OAKLAND, Calif. -- It's still too early to pick a defining moment of this series. It's not too soon to call Game 5 a redefining moment for NBA Finals basketball.
It was the ultimate synthesis of the NBA's new era with legitimate championship contention, a night of "not-big basketball" (to use the good-enough-to-get-the-point English of a foreign journalist in the interview room), a D'Antonian-Spoelstric blend of faster tempo and position-less lineups dropped smack into the middle of June.
That's well past what's considered the normal expiration date for that type of play, but there's never a bad time to watch the kind of game that's normally a reward for folks staying up late to catch a West Coast game on NBA League Pass in January.
This time the joy came from watching two of the top players in the game duel with contrasting styles in a pivotal fifth game of the Finals.
Stephen Curry redefined the concept of June dominance, impacting the game from beyond the 3-point arc, finally putting away the Cleveland Cavaliers for good with a 29-foot 3-pointer with less than a minute and a half left in the game. Game 3 had been the first time Curry made seven 3-pointers in a game that the Warriors lost. Game 5 became the first time anyone in made seven 3-pointers twice in the same NBA Finals. He finished with 37 points to go with four assists and -- surprise -- seven rebounds. It apparently drained him of everything he had, as he felt a little wobbly after the game and needed to rehydrate.
LeBron James redefined the criteria for NBA Finals MVP, making the final outcome of this series irrelevant. No one has been more valuable over the past week and a half, no one has done more to give his team a chance at the Larry O'Brien Trophy than James, even if it ultimately proves futile. He delivered another monster stat line of 40 points, 14 rebounds and 11 assists. He orchestrated Cleveland's attack. He found ways to summon assistance until his teammates finally had nothing left to contribute.
The Warriors won the first game of the series. The Warriors' Way won the past two, after Cleveland had taken Games 2 and 3 by slowing the pace and squeezing the Splash Brothers out of the picture. Now the Warriors have a 3-2 lead thanks to their 104-91 victory in Game 5 and could plant their flag atop the NBA with a victory in Cleveland on Tuesday.
"It's a little different," Draymond Green said of using this approach to close in on a championship. "But we've played that way all year."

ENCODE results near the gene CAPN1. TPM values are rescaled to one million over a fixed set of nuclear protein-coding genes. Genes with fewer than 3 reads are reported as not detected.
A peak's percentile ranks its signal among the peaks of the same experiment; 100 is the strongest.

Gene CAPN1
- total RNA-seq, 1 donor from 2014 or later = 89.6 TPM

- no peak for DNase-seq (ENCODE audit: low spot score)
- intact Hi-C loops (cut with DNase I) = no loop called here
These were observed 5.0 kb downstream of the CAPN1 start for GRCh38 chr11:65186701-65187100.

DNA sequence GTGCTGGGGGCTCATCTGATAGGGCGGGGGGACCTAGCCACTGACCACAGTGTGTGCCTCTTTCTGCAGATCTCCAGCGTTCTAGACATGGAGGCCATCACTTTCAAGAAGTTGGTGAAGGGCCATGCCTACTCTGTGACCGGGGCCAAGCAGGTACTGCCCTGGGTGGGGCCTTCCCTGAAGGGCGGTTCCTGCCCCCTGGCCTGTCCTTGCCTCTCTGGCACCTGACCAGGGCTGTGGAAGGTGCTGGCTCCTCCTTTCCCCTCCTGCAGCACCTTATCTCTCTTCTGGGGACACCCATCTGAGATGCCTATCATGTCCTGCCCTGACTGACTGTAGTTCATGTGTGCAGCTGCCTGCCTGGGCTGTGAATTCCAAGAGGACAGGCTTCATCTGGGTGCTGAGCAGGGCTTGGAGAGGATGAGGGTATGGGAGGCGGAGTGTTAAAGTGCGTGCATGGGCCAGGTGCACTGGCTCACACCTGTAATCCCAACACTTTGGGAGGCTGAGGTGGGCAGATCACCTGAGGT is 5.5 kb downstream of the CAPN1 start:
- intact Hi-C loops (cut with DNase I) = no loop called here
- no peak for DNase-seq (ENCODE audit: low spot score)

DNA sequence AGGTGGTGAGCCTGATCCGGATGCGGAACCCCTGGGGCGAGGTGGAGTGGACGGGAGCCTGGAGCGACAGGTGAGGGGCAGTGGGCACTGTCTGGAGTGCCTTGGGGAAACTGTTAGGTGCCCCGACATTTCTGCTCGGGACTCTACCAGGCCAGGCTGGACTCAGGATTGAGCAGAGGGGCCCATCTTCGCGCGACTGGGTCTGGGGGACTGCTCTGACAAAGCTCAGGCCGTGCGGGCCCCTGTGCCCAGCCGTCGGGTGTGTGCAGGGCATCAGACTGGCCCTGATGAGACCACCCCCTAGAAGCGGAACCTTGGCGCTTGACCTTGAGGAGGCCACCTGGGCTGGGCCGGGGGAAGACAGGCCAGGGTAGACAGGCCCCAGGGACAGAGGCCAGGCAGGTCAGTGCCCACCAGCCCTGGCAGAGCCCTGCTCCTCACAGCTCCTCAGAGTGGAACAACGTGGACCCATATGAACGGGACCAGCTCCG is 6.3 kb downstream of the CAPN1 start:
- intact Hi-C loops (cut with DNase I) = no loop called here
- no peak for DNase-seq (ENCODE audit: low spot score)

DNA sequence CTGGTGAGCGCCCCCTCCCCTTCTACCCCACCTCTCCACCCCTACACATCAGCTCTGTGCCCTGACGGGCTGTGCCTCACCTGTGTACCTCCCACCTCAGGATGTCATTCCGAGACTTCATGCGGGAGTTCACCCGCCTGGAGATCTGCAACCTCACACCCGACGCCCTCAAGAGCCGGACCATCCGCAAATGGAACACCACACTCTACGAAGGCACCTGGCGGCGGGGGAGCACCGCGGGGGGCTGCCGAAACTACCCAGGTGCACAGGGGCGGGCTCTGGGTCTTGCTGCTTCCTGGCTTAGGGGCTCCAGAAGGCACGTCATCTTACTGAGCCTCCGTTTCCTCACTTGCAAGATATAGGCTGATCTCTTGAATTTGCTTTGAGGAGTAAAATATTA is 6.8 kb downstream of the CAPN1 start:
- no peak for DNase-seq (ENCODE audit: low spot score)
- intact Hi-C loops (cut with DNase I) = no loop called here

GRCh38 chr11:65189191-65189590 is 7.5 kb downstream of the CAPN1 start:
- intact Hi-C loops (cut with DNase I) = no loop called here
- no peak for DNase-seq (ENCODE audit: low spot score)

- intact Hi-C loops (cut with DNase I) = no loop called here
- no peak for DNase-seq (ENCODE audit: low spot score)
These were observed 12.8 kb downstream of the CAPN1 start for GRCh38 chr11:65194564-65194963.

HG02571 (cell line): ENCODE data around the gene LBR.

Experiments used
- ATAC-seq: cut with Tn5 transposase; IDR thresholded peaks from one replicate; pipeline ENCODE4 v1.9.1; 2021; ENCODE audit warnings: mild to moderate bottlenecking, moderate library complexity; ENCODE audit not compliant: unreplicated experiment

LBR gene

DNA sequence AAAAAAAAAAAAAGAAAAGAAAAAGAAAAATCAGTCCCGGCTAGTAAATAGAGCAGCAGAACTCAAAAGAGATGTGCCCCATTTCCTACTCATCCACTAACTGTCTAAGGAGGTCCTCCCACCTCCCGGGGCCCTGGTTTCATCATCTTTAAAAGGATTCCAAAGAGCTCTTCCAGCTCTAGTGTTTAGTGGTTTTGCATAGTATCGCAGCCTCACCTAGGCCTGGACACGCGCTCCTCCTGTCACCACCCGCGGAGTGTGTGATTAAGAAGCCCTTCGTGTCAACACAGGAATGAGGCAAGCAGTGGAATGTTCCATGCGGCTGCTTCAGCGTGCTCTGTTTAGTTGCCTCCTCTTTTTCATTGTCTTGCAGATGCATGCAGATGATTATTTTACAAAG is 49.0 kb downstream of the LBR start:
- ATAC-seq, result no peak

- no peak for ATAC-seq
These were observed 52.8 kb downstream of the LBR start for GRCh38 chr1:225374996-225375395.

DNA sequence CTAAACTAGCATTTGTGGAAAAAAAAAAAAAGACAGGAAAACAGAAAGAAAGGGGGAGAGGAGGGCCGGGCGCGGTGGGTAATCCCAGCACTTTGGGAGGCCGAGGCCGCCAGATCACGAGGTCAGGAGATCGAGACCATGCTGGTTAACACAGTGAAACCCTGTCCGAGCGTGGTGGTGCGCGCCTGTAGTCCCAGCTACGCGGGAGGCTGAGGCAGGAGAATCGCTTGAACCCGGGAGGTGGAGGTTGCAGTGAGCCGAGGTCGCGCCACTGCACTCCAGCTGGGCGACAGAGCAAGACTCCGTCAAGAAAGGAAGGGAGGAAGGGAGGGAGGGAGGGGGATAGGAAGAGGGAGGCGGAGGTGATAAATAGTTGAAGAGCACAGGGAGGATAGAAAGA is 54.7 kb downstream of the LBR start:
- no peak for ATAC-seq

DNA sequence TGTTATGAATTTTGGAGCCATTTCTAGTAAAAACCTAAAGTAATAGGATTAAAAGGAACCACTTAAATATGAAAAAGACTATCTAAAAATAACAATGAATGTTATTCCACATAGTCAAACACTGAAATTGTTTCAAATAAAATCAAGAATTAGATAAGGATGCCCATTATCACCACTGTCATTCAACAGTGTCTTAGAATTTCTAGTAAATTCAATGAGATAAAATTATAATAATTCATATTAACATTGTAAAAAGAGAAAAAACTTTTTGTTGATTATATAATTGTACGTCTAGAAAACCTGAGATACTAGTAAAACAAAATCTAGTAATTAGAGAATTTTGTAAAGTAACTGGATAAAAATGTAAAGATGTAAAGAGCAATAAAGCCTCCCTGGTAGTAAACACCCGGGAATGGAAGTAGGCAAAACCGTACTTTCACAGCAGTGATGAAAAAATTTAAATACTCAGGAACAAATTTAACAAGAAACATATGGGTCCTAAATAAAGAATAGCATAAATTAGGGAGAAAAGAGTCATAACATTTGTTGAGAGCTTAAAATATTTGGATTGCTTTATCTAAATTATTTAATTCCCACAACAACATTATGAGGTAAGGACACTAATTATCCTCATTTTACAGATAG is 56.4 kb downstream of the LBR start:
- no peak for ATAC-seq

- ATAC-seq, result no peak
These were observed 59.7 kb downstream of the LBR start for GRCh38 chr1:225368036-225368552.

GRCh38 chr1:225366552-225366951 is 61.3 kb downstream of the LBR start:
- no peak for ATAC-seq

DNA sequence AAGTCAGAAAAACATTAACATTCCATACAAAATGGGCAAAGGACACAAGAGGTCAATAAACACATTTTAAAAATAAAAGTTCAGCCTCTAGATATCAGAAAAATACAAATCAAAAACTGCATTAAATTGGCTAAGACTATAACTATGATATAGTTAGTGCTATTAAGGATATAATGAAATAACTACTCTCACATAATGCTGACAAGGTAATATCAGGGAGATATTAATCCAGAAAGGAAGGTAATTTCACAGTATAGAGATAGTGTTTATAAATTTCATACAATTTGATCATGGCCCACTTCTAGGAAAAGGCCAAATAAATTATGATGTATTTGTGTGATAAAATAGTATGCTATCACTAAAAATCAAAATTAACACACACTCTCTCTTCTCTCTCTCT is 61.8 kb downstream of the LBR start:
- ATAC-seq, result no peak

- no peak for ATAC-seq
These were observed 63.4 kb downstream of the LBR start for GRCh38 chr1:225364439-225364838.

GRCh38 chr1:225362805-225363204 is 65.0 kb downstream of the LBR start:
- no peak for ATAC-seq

But this time the Cavaliers joined in.
Even though Timofey Mozgov had 28 points and 10 rebounds against the Warriors' undersized defenders after Steve Kerr swapped Andre Iguodala for Andrew Bogut in the starting lineup in Game 4, the Warriors won by 21 points.
And when Golden State got out to an 8-2 lead in the first five minutes of Game 5 it was enough for Cavaliers coach David Blatt to pull Mozgov. In came J.R. Smith, his temperature gauge set to scalding, as he hit four of his first seven 3-point shots and even handled some of the rim-defending duties normally left to Mozgov.
Mozgov played only sparingly afterward, logging a total of nine minutes. That's more than the Warriors' three centers, whose playing time consisted of three minutes by Festus Ezeli. "The reality is this is a small series [now] and it works well for us," Kerr said. "We're comfortable with the style."
It made for some uncomfortable moments in the interview room for Blatt, even though the score was within a point with five minutes remaining after he stayed with the small lineups. He faced repeated questions about why he didn't use Mozgov more, and was even asked why he didn't turn to Shawn Marion.
"We were right in the game the way we were playing," Blatt said. "We were right there. So that's the way we played it."
They tried fighting fire with fire. At first Smith responded to the challenge, but then he missed all of his final seven 3-point shots. LeBron finally found his shooting touch, hitting three long 3s in the fourth quarter, briefly engaging in a shootout with Curry.
Curry took on all comers. He had answers for LeBron. And he had a lesson for Matthew Dellavedova, who clanked a transition 3-pointer that could have brought the Cavaliers within five with 1 minute, 39 seconds left in the game.
That's when Curry came down and drained an unfathomably deep 3-pointer, as if to say, "This is how it's done, son."
And that's the only caution about using this game as a template for the future of the league. That would entail having a shooter who is both as daring and reliable as Curry. What kind of guy would take that kind of shot at that moment?
"Steph," Green said. "That's the only way you can explain it: Steph."
The only way to explain how the Cavaliers have won two games and can't be counted out yet is LeBron. Both he and Blatt were asked how LeBron could possibly provide more, or how the Cavaliers could respond.
LeBron's answer: "I feel confident because I'm the best player in the world. It's that simple."
The Warriors closed in on a title because Curry regained the form that won him the regular-season MVP. It's an award that hadn't really come into play in the Finals, as LeBron established who mattered most in this series. With the series getting smaller, and now Cleveland's margin for error getting slimmer and their options reduced, LeBron will have to provide yet another definition to emerge from this series. A new definition for greatness.